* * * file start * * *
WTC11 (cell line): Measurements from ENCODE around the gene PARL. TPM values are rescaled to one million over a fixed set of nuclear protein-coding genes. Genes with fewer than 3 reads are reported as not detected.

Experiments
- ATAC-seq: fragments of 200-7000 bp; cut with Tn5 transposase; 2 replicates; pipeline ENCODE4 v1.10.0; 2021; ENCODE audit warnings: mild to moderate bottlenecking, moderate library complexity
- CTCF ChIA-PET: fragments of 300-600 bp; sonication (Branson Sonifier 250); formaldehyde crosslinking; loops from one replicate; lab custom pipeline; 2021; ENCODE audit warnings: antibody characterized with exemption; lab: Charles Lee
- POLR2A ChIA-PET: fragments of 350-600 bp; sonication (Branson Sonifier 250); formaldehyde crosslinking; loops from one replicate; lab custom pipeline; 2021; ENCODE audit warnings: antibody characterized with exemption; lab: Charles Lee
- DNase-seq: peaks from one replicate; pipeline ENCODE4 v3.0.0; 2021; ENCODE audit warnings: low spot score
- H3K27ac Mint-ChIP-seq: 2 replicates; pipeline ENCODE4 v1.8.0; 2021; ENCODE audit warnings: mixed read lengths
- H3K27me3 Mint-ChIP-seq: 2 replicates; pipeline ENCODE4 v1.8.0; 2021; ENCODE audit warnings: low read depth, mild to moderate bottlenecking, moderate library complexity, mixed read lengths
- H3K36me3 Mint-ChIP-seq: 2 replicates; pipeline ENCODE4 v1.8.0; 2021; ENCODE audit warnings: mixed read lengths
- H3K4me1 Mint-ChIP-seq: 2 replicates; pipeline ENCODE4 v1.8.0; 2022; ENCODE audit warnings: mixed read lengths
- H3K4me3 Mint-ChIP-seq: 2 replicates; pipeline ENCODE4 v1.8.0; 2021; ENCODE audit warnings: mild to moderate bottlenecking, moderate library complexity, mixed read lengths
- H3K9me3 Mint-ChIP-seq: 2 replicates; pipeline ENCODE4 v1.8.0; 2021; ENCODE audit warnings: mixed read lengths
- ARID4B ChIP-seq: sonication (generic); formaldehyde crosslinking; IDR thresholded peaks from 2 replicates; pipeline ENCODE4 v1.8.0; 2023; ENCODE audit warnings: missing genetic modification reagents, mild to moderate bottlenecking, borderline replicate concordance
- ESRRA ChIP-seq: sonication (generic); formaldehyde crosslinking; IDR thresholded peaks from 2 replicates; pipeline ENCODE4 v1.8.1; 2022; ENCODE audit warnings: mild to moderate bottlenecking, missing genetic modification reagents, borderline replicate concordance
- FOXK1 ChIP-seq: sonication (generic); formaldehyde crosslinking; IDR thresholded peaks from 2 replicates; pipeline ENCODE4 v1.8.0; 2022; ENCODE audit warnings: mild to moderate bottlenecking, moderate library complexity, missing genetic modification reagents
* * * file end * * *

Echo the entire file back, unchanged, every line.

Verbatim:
WTC11 (cell line): Measurements from ENCODE around the gene PARL. TPM values are rescaled to one million over a fixed set of nuclear protein-coding genes. Genes with fewer than 3 reads are reported as not detected.

Experiments
- ATAC-seq: fragments of 200-7000 bp; cut with Tn5 transposase; 2 replicates; pipeline ENCODE4 v1.10.0; 2021; ENCODE audit warnings: mild to moderate bottlenecking, moderate library complexity
- CTCF ChIA-PET: fragments of 300-600 bp; sonication (Branson Sonifier 250); formaldehyde crosslinking; loops from one replicate; lab custom pipeline; 2021; ENCODE audit warnings: antibody characterized with exemption; lab: Charles Lee
- POLR2A ChIA-PET: fragments of 350-600 bp; sonication (Branson Sonifier 250); formaldehyde crosslinking; loops from one replicate; lab custom pipeline; 2021; ENCODE audit warnings: antibody characterized with exemption; lab: Charles Lee
- DNase-seq: peaks from one replicate; pipeline ENCODE4 v3.0.0; 2021; ENCODE audit warnings: low spot score
- H3K27ac Mint-ChIP-seq: 2 replicates; pipeline ENCODE4 v1.8.0; 2021; ENCODE audit warnings: mixed read lengths
- H3K27me3 Mint-ChIP-seq: 2 replicates; pipeline ENCODE4 v1.8.0; 2021; ENCODE audit warnings: low read depth, mild to moderate bottlenecking, moderate library complexity, mixed read lengths
- H3K36me3 Mint-ChIP-seq: 2 replicates; pipeline ENCODE4 v1.8.0; 2021; ENCODE audit warnings: mixed read lengths
- H3K4me1 Mint-ChIP-seq: 2 replicates; pipeline ENCODE4 v1.8.0; 2022; ENCODE audit warnings: mixed read lengths
- H3K4me3 Mint-ChIP-seq: 2 replicates; pipeline ENCODE4 v1.8.0; 2021; ENCODE audit warnings: mild to moderate bottlenecking, moderate library complexity, mixed read lengths
- H3K9me3 Mint-ChIP-seq: 2 replicates; pipeline ENCODE4 v1.8.0; 2021; ENCODE audit warnings: mixed read lengths
- ARID4B ChIP-seq: sonication (generic); formaldehyde crosslinking; IDR thresholded peaks from 2 replicates; pipeline ENCODE4 v1.8.0; 2023; ENCODE audit warnings: missing genetic modification reagents, mild to moderate bottlenecking, borderline replicate concordance
- ESRRA ChIP-seq: sonication (generic); formaldehyde crosslinking; IDR thresholded peaks from 2 replicates; pipeline ENCODE4 v1.8.1; 2022; ENCODE audit warnings: mild to moderate bottlenecking, missing genetic modification reagents, borderline replicate concordance
- FOXK1 ChIP-seq: sonication (generic); formaldehyde crosslinking; IDR thresholded peaks from 2 replicates; pipeline ENCODE4 v1.8.0; 2022; ENCODE audit warnings: mild to moderate bottlenecking, moderate library complexity, missing genetic modification reagents